By Linda Platts
In the summer of 2007, Teresa Platt spent two weeks at PERC’s Enviropreneur Camp sharpening his buisness skills and honing her plans for a commercial project based on the over-abundance of brushtail possums in New Zealand. According to Platt’s project proposal, the possum was introduced to New Zealand by European settlers in 1837 where it had no natural predators.Since then, the possum has proliferated rapidly, now numbering more than 50 million animals and occupying 90 percent of the country.
The government considers it a "noxious pest" and a danger to New Zealand’s rare birds and trees. Each year, more $50-70 million of taxpayer money is spent in an attempt to slow down the spread of the possum.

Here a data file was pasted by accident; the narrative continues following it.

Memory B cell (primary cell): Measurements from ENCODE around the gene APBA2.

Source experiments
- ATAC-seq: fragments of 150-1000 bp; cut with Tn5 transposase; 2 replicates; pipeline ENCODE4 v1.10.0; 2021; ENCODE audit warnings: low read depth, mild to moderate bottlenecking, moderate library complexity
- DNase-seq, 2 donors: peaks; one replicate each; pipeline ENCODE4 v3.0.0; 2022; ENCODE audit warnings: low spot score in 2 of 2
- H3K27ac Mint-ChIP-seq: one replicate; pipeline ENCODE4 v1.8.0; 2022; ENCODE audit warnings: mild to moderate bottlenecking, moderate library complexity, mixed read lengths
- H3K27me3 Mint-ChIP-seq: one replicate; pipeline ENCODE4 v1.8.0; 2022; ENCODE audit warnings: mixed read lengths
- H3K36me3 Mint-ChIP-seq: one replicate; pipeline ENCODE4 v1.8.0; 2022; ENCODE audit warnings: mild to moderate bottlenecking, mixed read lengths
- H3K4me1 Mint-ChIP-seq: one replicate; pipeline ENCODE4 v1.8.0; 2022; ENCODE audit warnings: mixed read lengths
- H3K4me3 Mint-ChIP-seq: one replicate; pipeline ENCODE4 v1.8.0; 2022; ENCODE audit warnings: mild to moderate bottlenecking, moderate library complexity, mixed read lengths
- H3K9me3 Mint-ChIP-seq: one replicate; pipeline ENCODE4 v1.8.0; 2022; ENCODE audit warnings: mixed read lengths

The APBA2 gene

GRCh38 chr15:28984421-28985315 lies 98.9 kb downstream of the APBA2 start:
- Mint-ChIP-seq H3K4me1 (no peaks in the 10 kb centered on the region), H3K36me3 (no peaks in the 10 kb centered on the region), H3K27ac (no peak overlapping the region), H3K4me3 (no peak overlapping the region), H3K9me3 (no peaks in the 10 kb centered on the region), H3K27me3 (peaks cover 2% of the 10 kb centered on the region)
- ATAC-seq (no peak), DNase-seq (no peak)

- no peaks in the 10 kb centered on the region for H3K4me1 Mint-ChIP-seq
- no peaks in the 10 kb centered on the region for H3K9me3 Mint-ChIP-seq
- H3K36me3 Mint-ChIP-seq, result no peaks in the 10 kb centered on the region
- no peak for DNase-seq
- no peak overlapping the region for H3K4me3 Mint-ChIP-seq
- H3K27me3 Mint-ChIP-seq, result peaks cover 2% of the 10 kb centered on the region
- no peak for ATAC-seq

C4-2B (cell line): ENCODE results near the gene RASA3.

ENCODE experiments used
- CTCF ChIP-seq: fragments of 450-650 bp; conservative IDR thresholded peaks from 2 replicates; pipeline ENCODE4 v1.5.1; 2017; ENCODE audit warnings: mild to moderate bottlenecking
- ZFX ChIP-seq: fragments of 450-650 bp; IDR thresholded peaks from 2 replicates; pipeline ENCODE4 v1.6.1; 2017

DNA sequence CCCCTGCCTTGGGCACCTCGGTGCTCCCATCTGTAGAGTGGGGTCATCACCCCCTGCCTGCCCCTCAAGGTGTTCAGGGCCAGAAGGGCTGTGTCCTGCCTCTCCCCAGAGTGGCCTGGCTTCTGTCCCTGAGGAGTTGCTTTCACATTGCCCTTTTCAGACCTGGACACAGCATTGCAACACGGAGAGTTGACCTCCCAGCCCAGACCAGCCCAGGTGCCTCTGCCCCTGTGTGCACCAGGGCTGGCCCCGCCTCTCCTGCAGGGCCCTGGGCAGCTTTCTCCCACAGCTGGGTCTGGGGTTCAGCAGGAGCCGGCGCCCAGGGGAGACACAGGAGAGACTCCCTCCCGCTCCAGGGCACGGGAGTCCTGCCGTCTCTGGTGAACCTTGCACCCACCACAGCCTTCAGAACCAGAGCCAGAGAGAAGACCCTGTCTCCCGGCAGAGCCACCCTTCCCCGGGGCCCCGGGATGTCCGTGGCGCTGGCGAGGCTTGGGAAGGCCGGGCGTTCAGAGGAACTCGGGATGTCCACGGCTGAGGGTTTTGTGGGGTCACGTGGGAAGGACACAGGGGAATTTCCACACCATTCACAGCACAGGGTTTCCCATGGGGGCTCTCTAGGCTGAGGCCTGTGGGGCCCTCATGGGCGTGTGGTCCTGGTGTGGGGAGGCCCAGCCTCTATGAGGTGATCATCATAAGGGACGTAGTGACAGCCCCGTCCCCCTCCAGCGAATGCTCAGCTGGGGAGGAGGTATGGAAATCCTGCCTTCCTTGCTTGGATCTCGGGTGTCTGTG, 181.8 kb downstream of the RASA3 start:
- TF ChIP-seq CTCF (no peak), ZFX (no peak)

Platt proposed creating a fur industry with the abundant possum fur as its main product. The fur is lightweight with superior heat retaining properties, comparable to mink in some ways. If successful, the possum pelts would earn revenues for the government and profits for associated private industries.
The benefits of such an industry would be not only monetary, but also environmental. The industry would help manage the species and perhaps eradicate in some areas where it poses a threat to New Zealand’s native birds and vegetation.
In the year since Platt graduateded from the PERC program, she has made great strides toward the goals she set forth. A recent news article reports that she has convinced some members of parliament that the country’s huge possum population represents a major commercial opportunity for New Zealand. Read more